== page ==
Procedural game environment generation in independent game development: case study and simulation approach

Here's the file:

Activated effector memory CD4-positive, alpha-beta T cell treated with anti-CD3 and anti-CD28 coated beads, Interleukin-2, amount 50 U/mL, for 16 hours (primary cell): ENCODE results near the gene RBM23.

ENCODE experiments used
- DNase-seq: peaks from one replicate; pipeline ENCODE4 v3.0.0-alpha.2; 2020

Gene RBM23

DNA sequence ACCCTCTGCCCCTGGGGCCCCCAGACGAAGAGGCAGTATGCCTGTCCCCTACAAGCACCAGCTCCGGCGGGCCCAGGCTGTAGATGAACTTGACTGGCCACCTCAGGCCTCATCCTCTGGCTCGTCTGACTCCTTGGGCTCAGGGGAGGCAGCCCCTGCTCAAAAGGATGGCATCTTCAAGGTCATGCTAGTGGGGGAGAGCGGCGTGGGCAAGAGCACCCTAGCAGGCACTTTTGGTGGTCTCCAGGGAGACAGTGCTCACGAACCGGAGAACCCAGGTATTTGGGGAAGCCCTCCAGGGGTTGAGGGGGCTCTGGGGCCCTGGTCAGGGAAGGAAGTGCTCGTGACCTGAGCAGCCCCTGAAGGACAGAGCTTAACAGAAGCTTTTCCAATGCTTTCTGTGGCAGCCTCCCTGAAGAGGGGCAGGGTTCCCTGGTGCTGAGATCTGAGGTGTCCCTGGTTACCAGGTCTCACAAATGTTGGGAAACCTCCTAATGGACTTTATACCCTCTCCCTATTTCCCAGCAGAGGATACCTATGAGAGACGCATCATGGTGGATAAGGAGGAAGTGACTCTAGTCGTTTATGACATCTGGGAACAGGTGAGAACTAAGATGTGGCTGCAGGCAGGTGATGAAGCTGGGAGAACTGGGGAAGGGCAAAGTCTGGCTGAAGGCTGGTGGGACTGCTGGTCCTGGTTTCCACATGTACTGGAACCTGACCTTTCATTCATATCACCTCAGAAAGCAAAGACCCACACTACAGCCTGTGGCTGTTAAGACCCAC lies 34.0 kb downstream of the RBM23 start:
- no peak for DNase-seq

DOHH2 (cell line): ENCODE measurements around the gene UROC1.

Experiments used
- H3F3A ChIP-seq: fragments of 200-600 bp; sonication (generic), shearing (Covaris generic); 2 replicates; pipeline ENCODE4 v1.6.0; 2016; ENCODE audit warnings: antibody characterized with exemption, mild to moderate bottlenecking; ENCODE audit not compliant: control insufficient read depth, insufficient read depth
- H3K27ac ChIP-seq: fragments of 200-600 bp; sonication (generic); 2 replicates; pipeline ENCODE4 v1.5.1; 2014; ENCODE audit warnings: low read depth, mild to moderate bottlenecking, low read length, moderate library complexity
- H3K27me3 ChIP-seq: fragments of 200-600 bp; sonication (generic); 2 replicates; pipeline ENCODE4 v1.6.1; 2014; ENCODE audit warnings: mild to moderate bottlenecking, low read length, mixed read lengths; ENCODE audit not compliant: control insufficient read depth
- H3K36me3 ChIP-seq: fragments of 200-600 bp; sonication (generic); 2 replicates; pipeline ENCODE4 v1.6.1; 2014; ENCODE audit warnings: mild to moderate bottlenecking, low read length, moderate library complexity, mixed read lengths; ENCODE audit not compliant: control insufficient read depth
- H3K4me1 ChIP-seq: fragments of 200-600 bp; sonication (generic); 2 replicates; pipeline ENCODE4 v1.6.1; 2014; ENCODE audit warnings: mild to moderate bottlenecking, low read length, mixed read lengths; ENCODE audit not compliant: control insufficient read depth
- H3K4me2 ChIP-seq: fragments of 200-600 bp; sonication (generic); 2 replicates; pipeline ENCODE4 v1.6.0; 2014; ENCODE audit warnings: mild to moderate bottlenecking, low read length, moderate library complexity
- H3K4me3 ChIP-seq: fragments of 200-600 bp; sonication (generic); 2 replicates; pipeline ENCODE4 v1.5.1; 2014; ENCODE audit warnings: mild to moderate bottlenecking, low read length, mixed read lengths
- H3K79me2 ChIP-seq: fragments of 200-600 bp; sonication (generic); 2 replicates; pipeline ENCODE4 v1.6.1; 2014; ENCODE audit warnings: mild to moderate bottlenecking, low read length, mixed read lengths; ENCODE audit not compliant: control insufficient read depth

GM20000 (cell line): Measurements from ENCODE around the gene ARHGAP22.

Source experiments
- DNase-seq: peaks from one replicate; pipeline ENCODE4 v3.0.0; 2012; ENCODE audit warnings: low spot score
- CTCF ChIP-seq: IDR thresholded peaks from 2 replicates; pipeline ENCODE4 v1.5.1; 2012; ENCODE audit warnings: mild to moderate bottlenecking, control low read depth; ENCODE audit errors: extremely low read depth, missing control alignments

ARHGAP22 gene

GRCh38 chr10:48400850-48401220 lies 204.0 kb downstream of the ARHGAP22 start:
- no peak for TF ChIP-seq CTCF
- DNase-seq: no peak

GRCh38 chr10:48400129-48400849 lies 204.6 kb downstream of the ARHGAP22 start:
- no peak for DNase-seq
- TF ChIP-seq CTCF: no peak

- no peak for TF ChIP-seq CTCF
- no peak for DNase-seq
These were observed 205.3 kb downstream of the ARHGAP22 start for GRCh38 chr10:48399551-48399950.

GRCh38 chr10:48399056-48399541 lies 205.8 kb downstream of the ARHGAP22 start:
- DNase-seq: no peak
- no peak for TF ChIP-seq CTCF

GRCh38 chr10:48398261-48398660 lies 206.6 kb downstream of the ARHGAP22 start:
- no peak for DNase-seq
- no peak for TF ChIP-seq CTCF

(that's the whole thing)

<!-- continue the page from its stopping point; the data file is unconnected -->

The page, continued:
The evolution of game development techniques and digital distribution platforms has not only boosted the power of mainstream game developers, but also provided a global opportunity for independent game developers. Various indie titles (e.g. Minecraft, Terraria and Starbound) show reliable sales records encourages more and more independent game developers to use procedural game environment generation (PGEG) techniques in their own game products. One of the key factors in improving a game product’s popularity and life cycle is to provide a unique gameplay experience for each player. Procedural game environment generation has the ability to create unique worlds while greatly reducing the resource requirement during the development process. Although the characteristics of this technique appeal to millions of indie developers who have a low level of available resources, previous studies have focused only on procedural solutions for generating specific game environments; the study of flexible and fast PGEG frameworks is still a not well-explored area. According to previous research and practical case study, one of the most important factors in a PGEG system is performance. A PGEG framework is proposed and implemented along with a game prototype simulation in this thesis. The simulation approach uses the core features of the framework and a combination of Perlin noise and other procedural algorithms to generate a 2D town as the game environment. Players can control a small character to explore a real-time generated world with a smooth experience. Although the elements and structure of the prototype world are simple, a series of evaluation tests prove the viability and flexibility of the framework. Many objects could be rendered in a single frame using the optimized render system in the framework. The multi-threading procedural system and block system provide a simple but effective way of using various combinations of procedural methods to generate virtual worlds while maintaining good control of visual issues and system consumption. The stability and effectiveness of the framework mean that there is more computational power for practical game development. Throughout the evaluation and discussion, the framework is proven to be suitable and valuable for independent game developers who intend to build games based on PGEG. Additionally, recommendations for future developments are pointed out. They include developing more simulations among various procedural algorithms and generating a three-dimensional environment for further evaluation.